A dead man's body was dissected in an "Oddities and Curiosities" show to a paying audience without consent

When a man agreed to donate his body after death to medical research, it's unlikely he imagined that "research" to include a dissection in front of a paying audience at a traveling "Oddities and Curiosities Expo" event. But that's where the body of 98-year-old David Saunders ended up, to his family's dismay.

Saunders, who died of Covid-19, had his funeral in Louisiana. But his body ended up at the Marriott hotel in Portland as the subject of a "Cadaver Lab Class," where people paid $500 per ticket to watch an "autopsy."

As King5 News, who broke the story, described it:

Paying customers filed into a lower floor ballroom at the Marriott Downtown Waterfront hotel. On a table in the center of the ballroom, a figure lay draped in a white sheet. The VIP customers, who paid the $500 ticket price, sat in the front row inches from the table.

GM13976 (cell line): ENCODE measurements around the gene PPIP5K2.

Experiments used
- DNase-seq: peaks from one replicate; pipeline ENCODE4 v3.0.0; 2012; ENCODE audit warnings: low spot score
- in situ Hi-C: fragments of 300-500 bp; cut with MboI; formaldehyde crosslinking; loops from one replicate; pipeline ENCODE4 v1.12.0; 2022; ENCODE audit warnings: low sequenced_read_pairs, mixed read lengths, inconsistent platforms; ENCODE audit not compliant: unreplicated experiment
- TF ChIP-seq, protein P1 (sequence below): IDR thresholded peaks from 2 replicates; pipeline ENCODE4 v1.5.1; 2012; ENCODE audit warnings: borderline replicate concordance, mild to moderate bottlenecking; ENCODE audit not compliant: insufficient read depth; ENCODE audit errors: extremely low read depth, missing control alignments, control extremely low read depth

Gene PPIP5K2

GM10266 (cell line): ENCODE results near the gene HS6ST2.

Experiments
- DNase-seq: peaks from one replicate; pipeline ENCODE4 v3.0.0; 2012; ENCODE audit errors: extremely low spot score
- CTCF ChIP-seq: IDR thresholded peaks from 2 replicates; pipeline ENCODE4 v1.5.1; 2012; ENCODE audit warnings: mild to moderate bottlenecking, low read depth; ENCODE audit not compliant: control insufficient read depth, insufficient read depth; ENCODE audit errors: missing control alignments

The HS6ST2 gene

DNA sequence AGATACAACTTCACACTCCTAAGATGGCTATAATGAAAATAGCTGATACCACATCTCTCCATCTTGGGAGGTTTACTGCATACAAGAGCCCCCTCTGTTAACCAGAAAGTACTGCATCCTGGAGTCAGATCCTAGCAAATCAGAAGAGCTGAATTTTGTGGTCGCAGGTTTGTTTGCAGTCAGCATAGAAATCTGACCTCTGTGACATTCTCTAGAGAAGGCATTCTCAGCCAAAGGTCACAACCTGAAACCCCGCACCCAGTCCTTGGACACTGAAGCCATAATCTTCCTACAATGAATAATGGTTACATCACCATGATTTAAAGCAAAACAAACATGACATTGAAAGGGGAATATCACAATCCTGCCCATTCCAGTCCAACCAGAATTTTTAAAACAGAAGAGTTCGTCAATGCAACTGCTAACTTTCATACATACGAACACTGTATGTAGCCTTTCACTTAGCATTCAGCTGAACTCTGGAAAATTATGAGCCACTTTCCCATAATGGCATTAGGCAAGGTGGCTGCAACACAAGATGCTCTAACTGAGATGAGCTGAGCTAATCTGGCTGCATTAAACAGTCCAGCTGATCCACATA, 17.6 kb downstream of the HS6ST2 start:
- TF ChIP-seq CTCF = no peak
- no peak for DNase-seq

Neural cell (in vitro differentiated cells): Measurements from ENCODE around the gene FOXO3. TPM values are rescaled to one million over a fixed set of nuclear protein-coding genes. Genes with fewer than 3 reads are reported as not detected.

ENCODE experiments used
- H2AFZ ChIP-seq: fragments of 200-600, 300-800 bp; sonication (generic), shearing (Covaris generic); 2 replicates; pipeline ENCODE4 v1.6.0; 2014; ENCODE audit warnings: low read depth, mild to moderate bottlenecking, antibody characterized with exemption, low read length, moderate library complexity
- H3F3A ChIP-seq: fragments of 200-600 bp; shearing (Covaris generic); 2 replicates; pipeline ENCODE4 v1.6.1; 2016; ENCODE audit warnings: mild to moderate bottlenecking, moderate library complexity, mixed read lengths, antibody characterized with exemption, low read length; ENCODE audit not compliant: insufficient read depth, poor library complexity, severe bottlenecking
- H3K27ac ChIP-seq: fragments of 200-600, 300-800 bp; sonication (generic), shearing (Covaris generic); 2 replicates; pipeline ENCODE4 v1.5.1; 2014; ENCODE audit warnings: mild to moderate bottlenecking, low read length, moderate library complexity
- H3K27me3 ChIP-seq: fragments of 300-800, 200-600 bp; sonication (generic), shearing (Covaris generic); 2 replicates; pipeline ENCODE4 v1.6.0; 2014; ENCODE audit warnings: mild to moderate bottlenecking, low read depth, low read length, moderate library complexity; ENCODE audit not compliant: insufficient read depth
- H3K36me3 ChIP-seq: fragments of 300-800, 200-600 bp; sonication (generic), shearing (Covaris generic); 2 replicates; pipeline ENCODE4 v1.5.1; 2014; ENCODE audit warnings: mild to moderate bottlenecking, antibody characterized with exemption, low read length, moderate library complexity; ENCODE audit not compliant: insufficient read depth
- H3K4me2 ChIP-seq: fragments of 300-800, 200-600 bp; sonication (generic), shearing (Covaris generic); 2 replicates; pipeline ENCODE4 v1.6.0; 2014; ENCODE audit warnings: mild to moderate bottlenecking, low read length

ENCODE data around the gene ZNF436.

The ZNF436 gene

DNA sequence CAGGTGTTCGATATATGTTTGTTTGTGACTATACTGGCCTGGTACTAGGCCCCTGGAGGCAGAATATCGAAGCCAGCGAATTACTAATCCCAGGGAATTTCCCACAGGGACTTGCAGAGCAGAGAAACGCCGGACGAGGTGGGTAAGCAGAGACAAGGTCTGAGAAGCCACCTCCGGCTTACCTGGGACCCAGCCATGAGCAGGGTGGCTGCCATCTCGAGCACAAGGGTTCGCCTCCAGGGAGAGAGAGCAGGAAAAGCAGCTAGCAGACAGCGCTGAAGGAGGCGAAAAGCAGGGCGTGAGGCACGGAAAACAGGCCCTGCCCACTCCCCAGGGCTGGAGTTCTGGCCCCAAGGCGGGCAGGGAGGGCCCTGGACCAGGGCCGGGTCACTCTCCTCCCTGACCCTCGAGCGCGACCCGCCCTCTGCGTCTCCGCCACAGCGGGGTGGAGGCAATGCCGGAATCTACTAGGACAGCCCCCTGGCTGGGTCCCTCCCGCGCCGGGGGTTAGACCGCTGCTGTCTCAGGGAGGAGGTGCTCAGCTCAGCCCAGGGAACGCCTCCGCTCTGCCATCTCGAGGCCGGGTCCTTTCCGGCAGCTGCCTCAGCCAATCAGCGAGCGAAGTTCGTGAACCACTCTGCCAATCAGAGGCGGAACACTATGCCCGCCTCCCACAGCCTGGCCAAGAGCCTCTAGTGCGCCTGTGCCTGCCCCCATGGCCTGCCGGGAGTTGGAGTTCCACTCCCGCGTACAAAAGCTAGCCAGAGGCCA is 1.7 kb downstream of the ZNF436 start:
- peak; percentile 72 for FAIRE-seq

Dr. Colin Henderson, a retired professor of anatomy from the University of Montana in Missoula, removed the covering and exposed the body of an 86-year-old [changed to 98-year-old in later articles] dead man that Henderson said "…had donated his body to science."

From HuffPost:

The so-called Cadaver Class was organized by a group called Death Science, which offers education about "scientific fields and topics that relate to the deceased." Death Science, which has more than 1.1 million followers on TikTok, posts a range of quirky content about deaths, autopsies, crime scenes, fossils and more. …

Saunders' widow reportedly learned about how her late husband's body was used via a KING 5 report last week questioning the ethics of the event. A photojournalist from the news outlet observed Saunders' name on a medical bracelet. …

Mike Clark, the funeral director in Baton Rouge, Louisiana, who handled the preparation of Saunders' body, told KING 5 he and his staff were horrified by what happened.

"Our whole staff was horrified that this is what had happened to a gentleman that he and his family thought that his body was going for the advancement of medical students," Clark said.

He also noted that his funeral home would no longer work with Med Ed Labs, the company that received the body.

The traveling show had a second Cadaver Lab Class (with a second cadaver, of course) lined up in Seattle for a special Halloween performance, but it was canceled.